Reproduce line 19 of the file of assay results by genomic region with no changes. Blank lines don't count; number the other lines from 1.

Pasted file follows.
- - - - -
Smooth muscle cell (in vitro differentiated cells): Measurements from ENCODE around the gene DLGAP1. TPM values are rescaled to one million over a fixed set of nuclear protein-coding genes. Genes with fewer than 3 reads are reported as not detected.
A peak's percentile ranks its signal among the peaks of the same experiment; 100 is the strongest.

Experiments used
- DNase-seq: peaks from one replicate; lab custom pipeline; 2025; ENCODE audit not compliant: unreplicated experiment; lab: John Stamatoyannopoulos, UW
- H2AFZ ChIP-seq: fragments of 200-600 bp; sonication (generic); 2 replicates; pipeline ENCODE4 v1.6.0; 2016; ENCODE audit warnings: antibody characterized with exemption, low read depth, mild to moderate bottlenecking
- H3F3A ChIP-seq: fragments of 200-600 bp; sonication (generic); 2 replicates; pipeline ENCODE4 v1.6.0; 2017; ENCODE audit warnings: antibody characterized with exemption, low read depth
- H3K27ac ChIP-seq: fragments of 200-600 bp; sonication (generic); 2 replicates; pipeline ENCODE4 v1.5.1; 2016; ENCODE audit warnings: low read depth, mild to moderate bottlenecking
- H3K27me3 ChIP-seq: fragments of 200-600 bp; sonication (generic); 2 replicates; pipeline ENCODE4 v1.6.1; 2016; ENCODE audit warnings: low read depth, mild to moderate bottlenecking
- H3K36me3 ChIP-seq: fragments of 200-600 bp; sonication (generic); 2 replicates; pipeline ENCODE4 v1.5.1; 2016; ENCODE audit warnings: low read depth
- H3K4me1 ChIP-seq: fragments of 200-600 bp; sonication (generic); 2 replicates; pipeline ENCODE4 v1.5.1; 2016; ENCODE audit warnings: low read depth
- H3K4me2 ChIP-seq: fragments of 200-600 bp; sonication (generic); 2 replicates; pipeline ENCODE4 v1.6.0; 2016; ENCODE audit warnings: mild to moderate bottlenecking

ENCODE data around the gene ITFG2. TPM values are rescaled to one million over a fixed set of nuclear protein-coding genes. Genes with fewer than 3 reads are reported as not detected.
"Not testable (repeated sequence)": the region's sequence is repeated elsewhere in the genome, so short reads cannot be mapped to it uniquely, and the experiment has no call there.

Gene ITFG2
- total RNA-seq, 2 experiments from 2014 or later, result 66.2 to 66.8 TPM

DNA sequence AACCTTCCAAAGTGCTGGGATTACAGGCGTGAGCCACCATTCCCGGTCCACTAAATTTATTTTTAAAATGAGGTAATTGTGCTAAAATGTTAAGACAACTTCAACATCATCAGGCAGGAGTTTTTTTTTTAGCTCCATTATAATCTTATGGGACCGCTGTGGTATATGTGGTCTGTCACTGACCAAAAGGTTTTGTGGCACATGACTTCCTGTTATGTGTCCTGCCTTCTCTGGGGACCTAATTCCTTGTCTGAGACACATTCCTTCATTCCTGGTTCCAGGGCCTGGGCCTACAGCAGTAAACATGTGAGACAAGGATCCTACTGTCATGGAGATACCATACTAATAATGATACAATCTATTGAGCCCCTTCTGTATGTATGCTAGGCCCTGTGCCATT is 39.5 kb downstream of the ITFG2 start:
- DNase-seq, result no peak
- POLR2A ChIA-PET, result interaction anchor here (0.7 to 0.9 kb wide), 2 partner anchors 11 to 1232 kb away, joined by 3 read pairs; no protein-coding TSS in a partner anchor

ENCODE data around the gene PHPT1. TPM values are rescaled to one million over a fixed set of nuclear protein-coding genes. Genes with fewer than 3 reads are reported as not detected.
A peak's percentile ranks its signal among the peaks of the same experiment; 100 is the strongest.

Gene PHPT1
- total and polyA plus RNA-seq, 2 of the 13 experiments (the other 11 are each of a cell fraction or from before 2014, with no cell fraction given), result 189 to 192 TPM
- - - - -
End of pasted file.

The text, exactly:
ENCODE data around the gene PHPT1. TPM values are rescaled to one million over a fixed set of nuclear protein-coding genes. Genes with fewer than 3 reads are reported as not detected.